Media reports confirm that Jeb Bush will decide by the end of the year whether to run for president and, if he does, won’t be softening his views on immigration. At his father’s library, he was quoted as saying:
The way I look at this is, someone who comes to our country because they couldn’t come legally, they come to our country because their families — the dad who loved their children was worried that their children didn’t have food on the table. And they wanted to make sure their family was intact, and they crossed the border because they had no other means to work to be able to provide for their family. Yes, they broke the law, but it’s not a felony. It’s an act of love. It’s an act of commitment to your family. I honestly think that that is a different kind of crime that there should be a price paid, but it shouldn’t rile people up that people are actually coming to this country to provide for their families.
In fact, this is no different than frequent remarks from Sen. Marco Rubio (R-Fla.) that we should realize most people come here to get jobs and make a better life for their family. And it’s not much different than the comments by Texas Gov. Rick Perry (R) in 2011, chiding those in his party who opposed in-state tuition rates for children who came here illegally (“If you say that we should not educate children who come into our state for no other reason than that they’ve been brought there through no fault of their own, I don’t think you have a heart.”). Truth be told, unless Sen. Rand Paul (R-Ky.) reverses course again (he voted against the Senate immigration bill but now has resumed talking positively about measures other than deportation), Sen. Ted Cruz (R-Tex.) may be the only hard-bitten foe of immigration reform in the GOP’s 2016 presidential primary.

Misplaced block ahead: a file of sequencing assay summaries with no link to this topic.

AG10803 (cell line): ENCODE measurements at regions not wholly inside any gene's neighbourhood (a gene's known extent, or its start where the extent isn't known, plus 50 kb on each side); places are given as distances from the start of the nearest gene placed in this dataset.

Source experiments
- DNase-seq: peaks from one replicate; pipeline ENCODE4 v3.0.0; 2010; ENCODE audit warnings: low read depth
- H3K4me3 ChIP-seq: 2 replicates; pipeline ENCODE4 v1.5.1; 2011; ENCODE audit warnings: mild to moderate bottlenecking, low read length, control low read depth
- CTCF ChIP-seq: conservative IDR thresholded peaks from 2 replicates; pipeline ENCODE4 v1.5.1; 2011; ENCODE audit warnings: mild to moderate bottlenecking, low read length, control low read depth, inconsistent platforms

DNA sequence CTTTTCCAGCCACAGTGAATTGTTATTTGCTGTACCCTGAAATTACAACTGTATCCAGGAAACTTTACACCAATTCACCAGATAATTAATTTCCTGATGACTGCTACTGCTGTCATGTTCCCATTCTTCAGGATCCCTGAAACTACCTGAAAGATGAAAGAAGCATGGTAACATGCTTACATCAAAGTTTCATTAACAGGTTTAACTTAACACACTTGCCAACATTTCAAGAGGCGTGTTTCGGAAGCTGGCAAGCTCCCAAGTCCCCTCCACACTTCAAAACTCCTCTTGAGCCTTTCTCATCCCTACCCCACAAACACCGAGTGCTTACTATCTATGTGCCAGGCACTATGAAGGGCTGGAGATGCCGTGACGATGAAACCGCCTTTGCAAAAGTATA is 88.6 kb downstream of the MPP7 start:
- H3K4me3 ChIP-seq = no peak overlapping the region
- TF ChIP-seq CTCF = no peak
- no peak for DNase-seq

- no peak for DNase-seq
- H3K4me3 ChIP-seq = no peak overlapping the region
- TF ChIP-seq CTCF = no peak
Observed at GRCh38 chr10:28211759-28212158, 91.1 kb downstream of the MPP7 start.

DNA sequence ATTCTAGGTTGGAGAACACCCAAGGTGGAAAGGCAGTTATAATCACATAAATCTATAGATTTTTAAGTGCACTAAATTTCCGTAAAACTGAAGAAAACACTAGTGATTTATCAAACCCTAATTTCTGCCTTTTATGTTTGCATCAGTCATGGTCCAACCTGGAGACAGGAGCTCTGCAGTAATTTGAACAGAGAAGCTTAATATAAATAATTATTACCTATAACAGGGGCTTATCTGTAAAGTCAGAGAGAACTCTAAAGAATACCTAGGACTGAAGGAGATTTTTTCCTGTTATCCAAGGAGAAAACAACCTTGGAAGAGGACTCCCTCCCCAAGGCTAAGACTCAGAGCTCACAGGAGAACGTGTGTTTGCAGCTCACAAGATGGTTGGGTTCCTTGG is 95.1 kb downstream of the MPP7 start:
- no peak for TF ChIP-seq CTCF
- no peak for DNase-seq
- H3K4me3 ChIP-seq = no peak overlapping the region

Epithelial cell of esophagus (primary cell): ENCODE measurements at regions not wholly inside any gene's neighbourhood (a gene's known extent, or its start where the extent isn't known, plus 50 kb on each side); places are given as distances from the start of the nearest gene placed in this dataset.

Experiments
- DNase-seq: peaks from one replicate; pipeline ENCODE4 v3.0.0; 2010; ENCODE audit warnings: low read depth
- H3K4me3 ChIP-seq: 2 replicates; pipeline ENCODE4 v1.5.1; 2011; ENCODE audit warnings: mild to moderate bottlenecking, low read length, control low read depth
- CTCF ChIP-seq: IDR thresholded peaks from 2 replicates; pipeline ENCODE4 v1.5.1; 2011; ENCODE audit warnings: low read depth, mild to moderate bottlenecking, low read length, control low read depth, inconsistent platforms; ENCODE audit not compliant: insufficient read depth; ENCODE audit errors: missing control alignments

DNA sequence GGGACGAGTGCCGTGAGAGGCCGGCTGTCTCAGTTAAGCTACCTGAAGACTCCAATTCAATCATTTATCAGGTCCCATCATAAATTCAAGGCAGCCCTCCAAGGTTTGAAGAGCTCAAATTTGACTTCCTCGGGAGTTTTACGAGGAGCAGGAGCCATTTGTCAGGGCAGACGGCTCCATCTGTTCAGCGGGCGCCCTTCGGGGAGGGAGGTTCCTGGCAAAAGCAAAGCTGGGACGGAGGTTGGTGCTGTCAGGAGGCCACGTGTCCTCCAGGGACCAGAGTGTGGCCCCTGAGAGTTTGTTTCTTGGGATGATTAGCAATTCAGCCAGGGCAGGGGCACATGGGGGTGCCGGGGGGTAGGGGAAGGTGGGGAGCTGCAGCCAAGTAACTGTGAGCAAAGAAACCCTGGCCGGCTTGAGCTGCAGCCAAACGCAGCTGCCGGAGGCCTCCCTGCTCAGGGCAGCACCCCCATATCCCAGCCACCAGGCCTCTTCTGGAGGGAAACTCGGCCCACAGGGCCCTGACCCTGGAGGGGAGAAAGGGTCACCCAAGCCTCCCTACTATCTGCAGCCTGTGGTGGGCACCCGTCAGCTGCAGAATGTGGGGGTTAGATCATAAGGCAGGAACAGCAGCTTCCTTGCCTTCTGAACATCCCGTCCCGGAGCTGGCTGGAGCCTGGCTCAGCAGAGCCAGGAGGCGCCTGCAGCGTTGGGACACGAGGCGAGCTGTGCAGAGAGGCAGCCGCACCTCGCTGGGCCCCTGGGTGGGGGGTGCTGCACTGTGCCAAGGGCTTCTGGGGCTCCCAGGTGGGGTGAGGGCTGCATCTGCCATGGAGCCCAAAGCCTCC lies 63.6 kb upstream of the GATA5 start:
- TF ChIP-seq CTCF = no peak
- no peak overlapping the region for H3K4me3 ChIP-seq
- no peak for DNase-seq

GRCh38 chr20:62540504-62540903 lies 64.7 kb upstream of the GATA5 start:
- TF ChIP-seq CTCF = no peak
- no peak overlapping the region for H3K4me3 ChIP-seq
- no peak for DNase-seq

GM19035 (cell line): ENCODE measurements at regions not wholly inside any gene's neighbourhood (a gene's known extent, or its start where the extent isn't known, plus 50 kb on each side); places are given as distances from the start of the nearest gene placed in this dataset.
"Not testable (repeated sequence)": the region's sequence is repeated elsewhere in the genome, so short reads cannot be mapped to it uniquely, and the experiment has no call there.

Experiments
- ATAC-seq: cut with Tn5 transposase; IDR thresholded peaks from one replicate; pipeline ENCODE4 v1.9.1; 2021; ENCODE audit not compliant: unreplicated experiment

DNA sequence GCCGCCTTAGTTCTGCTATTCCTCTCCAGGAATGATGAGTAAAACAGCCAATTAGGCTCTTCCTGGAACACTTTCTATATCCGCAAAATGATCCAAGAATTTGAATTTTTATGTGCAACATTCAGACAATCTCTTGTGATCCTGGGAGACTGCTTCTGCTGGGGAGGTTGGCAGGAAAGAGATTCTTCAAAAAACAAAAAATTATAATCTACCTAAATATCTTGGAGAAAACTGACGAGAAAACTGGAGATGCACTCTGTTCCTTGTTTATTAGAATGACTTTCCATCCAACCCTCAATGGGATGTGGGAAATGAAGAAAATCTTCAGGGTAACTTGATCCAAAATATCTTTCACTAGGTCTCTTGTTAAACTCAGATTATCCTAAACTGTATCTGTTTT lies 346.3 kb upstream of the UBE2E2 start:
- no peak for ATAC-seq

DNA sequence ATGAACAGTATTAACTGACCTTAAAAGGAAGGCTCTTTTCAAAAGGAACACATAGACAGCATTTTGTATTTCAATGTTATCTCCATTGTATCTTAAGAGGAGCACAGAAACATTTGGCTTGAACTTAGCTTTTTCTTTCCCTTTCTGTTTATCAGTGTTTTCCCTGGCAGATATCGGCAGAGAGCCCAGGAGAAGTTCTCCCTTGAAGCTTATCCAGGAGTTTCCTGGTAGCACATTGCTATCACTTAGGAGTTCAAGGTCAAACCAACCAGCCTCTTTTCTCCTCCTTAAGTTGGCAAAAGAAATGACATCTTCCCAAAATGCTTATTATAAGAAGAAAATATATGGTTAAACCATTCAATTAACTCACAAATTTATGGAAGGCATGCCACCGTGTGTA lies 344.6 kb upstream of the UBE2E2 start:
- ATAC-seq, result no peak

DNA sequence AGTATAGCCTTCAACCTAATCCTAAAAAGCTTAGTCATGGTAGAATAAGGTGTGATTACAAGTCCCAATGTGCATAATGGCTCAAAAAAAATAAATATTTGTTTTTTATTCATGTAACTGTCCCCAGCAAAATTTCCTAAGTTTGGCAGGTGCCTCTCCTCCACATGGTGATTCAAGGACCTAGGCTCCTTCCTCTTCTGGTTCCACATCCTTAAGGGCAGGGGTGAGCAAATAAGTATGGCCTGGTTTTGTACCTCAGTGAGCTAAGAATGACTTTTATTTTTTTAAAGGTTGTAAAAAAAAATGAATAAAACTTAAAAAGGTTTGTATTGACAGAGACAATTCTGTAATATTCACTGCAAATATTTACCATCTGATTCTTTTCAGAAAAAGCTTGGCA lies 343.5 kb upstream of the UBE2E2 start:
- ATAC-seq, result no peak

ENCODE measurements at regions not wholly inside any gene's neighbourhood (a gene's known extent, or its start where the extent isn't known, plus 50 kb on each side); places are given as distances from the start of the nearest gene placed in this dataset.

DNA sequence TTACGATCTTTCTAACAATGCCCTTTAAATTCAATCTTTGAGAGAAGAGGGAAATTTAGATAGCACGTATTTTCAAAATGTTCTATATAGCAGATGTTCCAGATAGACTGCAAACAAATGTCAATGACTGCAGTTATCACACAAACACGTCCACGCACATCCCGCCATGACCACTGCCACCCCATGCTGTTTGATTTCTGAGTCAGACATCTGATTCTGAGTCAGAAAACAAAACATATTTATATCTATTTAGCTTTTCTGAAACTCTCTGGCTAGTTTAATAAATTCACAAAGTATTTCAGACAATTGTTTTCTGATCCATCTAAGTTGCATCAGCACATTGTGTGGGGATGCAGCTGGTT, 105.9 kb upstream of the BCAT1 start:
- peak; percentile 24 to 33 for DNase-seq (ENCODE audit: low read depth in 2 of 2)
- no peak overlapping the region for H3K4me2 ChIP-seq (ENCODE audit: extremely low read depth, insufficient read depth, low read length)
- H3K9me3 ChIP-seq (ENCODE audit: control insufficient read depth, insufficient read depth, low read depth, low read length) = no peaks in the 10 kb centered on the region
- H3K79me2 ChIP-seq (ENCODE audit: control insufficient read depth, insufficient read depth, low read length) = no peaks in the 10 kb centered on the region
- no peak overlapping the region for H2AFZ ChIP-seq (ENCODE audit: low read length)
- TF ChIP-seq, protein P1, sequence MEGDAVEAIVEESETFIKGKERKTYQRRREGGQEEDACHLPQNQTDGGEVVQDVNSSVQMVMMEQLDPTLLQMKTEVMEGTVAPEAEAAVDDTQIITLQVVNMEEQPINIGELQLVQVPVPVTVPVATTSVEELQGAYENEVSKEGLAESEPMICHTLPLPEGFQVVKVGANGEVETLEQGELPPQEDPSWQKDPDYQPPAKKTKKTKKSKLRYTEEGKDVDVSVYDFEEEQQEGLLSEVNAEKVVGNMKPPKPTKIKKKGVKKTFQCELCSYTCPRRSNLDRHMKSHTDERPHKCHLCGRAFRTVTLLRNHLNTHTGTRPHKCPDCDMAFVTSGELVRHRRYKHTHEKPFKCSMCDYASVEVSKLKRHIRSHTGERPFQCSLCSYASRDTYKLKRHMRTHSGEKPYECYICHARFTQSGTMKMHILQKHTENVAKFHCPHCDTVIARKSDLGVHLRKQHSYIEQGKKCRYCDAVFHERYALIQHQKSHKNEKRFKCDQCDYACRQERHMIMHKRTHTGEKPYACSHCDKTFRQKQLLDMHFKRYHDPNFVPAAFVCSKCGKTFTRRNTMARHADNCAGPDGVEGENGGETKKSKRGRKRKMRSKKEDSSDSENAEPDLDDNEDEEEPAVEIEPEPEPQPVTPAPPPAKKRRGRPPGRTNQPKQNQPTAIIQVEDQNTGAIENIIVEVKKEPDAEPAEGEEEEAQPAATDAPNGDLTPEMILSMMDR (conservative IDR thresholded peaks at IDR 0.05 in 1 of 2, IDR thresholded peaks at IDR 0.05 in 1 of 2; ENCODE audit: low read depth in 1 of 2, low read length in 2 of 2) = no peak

There are a few takeaways from Bush’s remarks and from the media’s coverage of them. First, the idea that expressions of compassion for those who come here illegally will be unique or disqualifying in the GOP primary is, from our vantage point, baseless. If he runs, Bush’s book advocating legalization short of citizenship will likely be in the middle of the range of GOP views. Only the liberal media and right-wing opponents of immigration assume that, if you recognize the humanity of the people you are speaking of, a single policy outcome is required. Second, the reason Bush continues to get so much attention is, I’m beginning to conclude, that there is a serious stature gap on the GOP side right now. It may be a crowded field, but are there contenders of presidential caliber?
We’ve looked before at the potential Senate candidates who suffer from political flightiness and immaturity (Rubio), crackpot views on foreign policy (Rand Paul) and ideological rigidity mixed with a lack of executive experience (Cruz). Among governors, with a question mark hovering over New Jersey’s Chris Christie, there is doubt as to which, if any, of the potential candidates can step up to the plate and project sufficient gravitas in putting together a presidential-level campaign. The Post’s Philip Rucker and Robert Costa report that many of these candidates are trying to get up to speed on policy issues (especially on foreign policy) amid full-time jobs and, in some cases, reelection campaigns to manage. That doesn’t mean one or more of these figures won’t or can’t fill the gap, but there are fewer candidates out there than one might imagine for the grown-up/credible on foreign policy/experienced figure of the sort who usually gets the GOP nomination. (A small handful of Republican governors, including Indiana’s Mike Pence and Ohio’s John Kasich, has foreign policy experience while Perry ran once for president and was in the military.)
The GOP is going through a raft of Senate primaries in which unqualified and flawed challengers on the far right are having a tough go of it. That’s nothing compared to the sort of scrutiny presidential contenders will get. The reason that Jeb Bush is attracting so much attention, then, is that political activists, donors and ultimately primary voters are low on confidence that other contenders can clear that bar. They’re hopeful, but Bush is a known commodity, and that is a prized quality for someone who, in all likelihood, will have to go up against Hillary Clinton.